A WOMAN stands amid the rubble of her former home – a man stares in the window of an empty community centre – a swathe of derelict land awaits development.

The photographs which make up Beyond the Games, a new exhibition which looks at the legacy of the 2014 Commonwealth Games on Dalmarnock, paint a fascinating, moving and often haunting picture of the East End community 10 years on.

This is the culmination of arts charity Strange Field’s six-month long residency with photographer Chris Leslie.

Since January this year, the project has revisited the work and people Chris engaged with between 2007 and 2014 to document the story of Dalmarnock and impact of the Games on local residents, buildings and the wider community.

Councillor George RedmondCouncillor George Redmond (Image: Chris Leslie)

In 2007, Chris began a multimedia project, Disappearing Glasgow, to document the changes he saw as a local resident and the impact it was having on the lives of his community.

As part of the project, he spoke to people who live and work in the area, and the stories he collected will be presented at Strange Field’s French Street venue between July 5 and 28.

In one of the photographs, Dalmarnock resident and community activist David Stewart, who campaigned for the new Legacy Hub Community Centre, looks through the windows of the empty building.

David Stewart looks through the windows of the now-closed legacy hubDavid Stewart looks through the windows of the now-closed legacy hub (Image: Chris Leslie)

The flagship building opened in 2015 but then closed after the owners – the People’s Development Trust - went into administration in 2019.

In another image from June 2011, Margaret Jaconelli stands outside the remains of her home.

A few months earlier, explains Chris, she and her family were evicted by more than 90 police and sheriff officers who had served a compulsory purchase order on her home as part of the development for the Athletes Village.

Ruby HunterRuby Hunter (Image: Chris Leslie)

Ruby Hunter is pictured outside the entrance to her close on Connal Street.  She says community spirit in Dalmarnock has disappeared and is angry about what she calls the “broken promises” made to long term residents.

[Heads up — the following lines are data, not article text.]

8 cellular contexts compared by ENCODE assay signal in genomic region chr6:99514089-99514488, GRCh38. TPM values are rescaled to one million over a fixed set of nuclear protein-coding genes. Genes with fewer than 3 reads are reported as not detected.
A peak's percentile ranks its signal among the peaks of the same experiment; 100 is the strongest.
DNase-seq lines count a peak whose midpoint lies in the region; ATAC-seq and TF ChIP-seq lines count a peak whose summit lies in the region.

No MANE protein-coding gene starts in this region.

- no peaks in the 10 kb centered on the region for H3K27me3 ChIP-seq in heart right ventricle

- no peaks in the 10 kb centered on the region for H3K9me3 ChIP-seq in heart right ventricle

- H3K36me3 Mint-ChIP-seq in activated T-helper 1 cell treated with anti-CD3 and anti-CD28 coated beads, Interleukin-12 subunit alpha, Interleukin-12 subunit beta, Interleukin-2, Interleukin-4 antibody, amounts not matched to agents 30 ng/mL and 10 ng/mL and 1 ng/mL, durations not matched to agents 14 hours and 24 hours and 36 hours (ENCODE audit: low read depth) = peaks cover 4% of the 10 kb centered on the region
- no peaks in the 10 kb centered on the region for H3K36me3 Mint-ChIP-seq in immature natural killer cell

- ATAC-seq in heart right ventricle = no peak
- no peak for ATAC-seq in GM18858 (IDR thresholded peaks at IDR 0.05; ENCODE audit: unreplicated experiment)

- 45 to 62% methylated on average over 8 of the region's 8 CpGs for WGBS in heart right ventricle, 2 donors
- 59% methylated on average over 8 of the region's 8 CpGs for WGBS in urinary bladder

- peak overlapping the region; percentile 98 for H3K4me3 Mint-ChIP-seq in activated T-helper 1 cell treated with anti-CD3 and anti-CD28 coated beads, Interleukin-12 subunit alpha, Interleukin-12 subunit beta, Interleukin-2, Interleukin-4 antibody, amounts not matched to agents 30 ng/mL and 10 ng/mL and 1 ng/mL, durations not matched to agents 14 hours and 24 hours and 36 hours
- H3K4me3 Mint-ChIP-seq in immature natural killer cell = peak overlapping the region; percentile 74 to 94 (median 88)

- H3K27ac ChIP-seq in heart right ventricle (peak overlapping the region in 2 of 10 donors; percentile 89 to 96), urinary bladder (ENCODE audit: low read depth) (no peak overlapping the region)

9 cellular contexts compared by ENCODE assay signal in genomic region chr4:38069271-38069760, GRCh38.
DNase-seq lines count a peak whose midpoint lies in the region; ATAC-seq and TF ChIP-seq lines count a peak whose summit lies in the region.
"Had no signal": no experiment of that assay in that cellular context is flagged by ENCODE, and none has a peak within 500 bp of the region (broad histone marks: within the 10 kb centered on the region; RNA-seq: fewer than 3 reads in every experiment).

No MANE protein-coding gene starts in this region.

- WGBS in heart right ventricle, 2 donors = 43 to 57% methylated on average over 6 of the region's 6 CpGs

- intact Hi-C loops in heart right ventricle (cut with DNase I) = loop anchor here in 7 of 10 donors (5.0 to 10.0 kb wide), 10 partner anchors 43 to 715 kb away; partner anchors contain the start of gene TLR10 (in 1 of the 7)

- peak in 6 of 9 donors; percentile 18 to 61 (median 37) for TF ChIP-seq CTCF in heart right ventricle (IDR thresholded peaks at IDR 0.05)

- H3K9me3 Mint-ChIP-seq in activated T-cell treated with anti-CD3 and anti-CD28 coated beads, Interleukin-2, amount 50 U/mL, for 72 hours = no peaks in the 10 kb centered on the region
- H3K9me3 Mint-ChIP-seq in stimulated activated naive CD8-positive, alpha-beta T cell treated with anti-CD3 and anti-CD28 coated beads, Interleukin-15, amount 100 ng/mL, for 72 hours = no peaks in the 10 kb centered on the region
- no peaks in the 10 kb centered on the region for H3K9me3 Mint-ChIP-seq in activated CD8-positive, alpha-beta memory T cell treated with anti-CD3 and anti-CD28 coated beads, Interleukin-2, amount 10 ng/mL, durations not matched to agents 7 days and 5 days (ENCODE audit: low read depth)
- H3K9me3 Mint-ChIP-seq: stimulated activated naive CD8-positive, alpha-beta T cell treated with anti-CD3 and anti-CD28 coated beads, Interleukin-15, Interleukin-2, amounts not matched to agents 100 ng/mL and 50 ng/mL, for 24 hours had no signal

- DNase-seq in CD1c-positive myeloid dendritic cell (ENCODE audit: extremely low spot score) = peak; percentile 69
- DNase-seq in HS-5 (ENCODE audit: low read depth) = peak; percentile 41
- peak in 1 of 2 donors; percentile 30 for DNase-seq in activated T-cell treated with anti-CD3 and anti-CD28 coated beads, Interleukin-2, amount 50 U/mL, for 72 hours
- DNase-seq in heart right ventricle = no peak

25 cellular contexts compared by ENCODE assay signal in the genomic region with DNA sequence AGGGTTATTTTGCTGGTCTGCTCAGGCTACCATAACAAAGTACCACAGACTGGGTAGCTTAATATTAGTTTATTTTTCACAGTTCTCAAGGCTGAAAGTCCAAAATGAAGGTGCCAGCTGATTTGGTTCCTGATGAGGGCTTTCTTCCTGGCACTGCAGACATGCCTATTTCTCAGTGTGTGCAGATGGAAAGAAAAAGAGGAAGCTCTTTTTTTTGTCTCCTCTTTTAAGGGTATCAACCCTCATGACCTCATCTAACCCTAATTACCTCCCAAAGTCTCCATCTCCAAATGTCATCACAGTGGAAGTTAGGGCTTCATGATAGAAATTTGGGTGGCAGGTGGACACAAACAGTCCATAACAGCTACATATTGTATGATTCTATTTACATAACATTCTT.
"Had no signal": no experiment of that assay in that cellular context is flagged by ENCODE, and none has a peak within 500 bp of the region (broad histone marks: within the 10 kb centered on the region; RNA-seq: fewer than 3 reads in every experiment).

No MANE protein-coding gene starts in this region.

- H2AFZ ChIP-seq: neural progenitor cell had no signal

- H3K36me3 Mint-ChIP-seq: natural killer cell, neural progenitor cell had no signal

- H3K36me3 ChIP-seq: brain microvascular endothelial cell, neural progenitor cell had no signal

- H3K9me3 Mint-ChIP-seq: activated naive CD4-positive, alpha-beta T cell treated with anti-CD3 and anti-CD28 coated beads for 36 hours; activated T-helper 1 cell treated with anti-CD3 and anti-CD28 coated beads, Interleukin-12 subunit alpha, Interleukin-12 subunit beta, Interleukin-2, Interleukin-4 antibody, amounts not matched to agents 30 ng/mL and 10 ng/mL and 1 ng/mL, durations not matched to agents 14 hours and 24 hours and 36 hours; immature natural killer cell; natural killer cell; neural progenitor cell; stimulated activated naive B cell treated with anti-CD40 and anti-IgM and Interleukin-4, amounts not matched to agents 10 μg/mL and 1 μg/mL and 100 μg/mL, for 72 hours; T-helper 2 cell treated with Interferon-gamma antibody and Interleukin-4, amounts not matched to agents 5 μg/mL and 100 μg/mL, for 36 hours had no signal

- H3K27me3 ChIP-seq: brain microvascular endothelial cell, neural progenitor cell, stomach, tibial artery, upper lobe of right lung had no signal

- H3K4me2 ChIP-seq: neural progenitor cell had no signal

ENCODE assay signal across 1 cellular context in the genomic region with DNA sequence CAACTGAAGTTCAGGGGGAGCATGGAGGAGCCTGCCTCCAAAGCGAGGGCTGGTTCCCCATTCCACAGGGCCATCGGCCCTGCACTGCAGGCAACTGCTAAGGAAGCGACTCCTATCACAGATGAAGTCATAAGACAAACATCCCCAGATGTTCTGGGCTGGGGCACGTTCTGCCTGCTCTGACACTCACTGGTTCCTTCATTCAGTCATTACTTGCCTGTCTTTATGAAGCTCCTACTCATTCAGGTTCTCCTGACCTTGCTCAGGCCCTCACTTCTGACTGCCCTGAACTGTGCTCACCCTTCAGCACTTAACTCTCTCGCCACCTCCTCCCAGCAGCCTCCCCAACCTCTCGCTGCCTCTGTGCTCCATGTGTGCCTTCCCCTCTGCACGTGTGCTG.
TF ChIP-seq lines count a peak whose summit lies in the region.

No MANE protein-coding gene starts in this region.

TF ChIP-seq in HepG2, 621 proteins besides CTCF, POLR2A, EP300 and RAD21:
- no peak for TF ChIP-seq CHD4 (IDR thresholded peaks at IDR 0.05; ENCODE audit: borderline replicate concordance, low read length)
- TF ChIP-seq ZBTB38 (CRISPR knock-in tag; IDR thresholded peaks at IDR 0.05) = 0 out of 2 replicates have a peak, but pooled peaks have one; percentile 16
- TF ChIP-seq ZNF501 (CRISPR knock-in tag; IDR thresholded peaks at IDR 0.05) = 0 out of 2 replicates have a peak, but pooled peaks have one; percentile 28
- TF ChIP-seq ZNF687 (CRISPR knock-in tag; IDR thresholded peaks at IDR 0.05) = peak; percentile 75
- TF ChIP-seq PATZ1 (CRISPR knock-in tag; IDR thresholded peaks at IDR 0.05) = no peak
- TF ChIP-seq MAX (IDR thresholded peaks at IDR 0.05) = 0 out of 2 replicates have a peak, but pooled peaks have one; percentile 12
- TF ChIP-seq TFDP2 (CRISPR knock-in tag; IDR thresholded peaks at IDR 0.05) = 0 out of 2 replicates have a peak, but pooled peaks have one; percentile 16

Tony McDermott in 2008Tony McDermott in 2008 (Image: Chris Leslie)

Tony McDermott, pictured in April 2008 as development for the Games begins, stands in the concrete rubble of the demolished high rise flats, offering a souvenir piece of “Dalmarnock rock”. He claims the land is now “worth a fortune.”

Tony, now 30, was photographed again by Chris earlier this year. He took up a place on a trainee employment scheme as part of the Games investment, first working in a leisure centre, and today, he is a prison officer.

Another image shows local councillor George Redmond in August 2008 at the corner of Ardenlea Street, where he was brought up as a young boy.

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The Commonwealth Games developments are about to begin and George tells Chris it is “a time of excitement and rebirth in Dalmarnock.”

He adds: “The people have waited for more than 30 years for this.”

Sixteen years later, he tells Chris there is still much work to do in Dalmarnock, emphasising that a community is “more than just new housing.”

Baltic Street playgroundBaltic Street playground (Image: Chris Leslie)

Another image shows Dalmarnock’s young people at the Baltic Street Adventure Playground, set up as a temporary park just before the Games.

Twelve years later it still runs as an outdoor adventure playground but also serves as a community hub with a nursery and food pantry.

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Chris said: “The Dalmarnock I photographed more than 16 years ago is almost unrecognizable today.

“The area's physical transformation has been comprehensive and is clearly visible to everyone. However, the lingering question has always concerned the legacy of the Games and its true impact on the residents of Dalmarnock."

He adds: “This exhibition aims to provide a platform for the residents to voice their thoughts on the legacy and to explore what the next 10 years might hold.”

Beyond The Games -  a photographic journey by Chris Leslie runs from July 5 to 28 at Strange Field in Dalmarnock.